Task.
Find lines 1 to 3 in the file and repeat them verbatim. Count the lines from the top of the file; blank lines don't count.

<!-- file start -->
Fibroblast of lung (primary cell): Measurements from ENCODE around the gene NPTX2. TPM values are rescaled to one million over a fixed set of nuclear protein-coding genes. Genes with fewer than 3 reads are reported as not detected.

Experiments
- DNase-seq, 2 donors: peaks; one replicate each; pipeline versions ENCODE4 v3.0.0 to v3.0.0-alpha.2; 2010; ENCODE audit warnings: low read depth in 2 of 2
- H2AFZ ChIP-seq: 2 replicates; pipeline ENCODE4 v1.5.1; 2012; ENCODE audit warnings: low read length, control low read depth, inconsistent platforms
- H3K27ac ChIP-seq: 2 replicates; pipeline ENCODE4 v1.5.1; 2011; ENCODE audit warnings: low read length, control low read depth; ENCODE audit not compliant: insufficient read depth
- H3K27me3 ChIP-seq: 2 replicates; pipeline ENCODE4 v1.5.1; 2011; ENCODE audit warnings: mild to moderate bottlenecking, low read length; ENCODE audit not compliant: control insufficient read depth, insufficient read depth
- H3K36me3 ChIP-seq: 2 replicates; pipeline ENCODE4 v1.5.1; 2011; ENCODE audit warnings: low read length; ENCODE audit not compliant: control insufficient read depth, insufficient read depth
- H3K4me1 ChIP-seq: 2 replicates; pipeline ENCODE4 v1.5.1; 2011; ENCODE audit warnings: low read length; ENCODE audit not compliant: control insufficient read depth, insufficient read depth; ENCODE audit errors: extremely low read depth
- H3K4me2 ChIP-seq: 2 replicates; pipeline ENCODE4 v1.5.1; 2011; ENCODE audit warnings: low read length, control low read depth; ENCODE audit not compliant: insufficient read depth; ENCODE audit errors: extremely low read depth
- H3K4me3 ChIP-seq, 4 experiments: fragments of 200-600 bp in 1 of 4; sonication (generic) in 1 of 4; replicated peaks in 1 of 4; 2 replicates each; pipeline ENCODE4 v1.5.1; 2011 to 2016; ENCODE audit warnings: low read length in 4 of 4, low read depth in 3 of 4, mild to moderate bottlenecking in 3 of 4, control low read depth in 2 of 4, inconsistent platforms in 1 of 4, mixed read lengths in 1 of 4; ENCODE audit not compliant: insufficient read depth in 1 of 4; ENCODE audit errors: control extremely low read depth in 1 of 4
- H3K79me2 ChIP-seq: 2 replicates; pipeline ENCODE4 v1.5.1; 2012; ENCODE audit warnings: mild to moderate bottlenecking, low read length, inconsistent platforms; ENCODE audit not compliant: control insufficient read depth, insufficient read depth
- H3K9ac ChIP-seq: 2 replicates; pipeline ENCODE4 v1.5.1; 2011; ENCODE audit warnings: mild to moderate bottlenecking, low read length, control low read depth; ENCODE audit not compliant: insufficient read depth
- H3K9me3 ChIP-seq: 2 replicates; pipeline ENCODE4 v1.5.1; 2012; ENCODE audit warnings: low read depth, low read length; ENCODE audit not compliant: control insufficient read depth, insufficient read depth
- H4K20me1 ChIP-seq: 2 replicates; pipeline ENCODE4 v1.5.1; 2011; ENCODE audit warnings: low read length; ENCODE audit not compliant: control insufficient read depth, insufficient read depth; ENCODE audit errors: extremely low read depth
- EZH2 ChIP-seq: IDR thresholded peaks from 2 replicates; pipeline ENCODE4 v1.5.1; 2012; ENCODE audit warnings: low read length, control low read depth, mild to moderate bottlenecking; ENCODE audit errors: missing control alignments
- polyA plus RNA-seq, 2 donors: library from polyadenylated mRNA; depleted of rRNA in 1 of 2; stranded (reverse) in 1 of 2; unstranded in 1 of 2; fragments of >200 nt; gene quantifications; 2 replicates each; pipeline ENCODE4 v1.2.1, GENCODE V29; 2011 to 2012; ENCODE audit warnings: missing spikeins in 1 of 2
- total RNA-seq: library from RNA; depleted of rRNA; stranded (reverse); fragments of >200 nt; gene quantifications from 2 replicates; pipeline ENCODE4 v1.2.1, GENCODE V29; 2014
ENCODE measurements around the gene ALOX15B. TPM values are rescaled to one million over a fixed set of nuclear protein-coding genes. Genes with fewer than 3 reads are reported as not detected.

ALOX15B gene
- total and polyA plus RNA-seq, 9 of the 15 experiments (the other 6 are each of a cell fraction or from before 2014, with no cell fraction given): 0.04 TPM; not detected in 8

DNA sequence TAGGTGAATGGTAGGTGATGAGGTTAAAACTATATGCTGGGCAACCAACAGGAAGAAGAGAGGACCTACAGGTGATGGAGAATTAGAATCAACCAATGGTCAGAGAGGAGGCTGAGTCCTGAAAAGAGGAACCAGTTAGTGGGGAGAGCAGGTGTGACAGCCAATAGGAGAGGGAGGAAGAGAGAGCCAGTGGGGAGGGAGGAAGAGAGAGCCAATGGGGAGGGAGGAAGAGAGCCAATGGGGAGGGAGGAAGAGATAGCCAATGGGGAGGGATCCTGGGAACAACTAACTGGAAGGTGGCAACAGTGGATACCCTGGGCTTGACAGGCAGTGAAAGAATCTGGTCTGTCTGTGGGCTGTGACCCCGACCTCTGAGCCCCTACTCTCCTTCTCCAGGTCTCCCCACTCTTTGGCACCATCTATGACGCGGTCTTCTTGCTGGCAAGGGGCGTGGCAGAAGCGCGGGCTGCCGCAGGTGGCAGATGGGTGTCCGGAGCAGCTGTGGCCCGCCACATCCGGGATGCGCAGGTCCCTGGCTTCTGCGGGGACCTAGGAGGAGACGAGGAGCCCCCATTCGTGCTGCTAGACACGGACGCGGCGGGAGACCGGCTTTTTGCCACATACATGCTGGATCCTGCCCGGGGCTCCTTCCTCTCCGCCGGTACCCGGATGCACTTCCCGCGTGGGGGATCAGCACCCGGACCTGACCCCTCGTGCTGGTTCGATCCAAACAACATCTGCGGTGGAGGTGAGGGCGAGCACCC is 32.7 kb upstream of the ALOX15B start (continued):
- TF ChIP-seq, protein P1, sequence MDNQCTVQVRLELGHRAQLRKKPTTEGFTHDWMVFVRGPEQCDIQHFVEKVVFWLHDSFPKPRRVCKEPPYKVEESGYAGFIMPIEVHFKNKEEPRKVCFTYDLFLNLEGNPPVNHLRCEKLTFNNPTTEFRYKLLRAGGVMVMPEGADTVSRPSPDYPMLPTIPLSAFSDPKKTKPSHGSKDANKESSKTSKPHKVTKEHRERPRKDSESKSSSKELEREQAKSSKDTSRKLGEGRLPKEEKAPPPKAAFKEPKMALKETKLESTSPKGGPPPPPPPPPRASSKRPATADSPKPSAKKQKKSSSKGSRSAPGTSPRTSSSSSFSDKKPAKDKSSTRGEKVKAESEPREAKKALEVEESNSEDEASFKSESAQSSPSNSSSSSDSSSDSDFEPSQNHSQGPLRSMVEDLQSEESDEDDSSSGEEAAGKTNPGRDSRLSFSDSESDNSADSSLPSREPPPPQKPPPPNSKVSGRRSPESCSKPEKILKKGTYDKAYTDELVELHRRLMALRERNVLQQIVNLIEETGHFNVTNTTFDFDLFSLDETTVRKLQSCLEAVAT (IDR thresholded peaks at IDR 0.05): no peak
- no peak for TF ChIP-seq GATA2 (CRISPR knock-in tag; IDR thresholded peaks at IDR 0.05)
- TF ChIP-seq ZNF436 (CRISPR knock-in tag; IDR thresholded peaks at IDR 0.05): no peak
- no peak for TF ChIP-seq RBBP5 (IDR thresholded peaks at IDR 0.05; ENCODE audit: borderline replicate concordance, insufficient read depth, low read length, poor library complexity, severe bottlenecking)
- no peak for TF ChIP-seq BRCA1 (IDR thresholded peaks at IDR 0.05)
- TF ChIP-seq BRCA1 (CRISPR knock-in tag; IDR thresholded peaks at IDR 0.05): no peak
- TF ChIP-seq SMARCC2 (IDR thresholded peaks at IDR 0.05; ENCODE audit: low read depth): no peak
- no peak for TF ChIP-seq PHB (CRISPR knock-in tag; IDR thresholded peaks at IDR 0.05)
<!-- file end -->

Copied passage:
Fibroblast of lung (primary cell): Measurements from ENCODE around the gene NPTX2. TPM values are rescaled to one million over a fixed set of nuclear protein-coding genes. Genes with fewer than 3 reads are reported as not detected.

Experiments
- DNase-seq, 2 donors: peaks; one replicate each; pipeline versions ENCODE4 v3.0.0 to v3.0.0-alpha.2; 2010; ENCODE audit warnings: low read depth in 2 of 2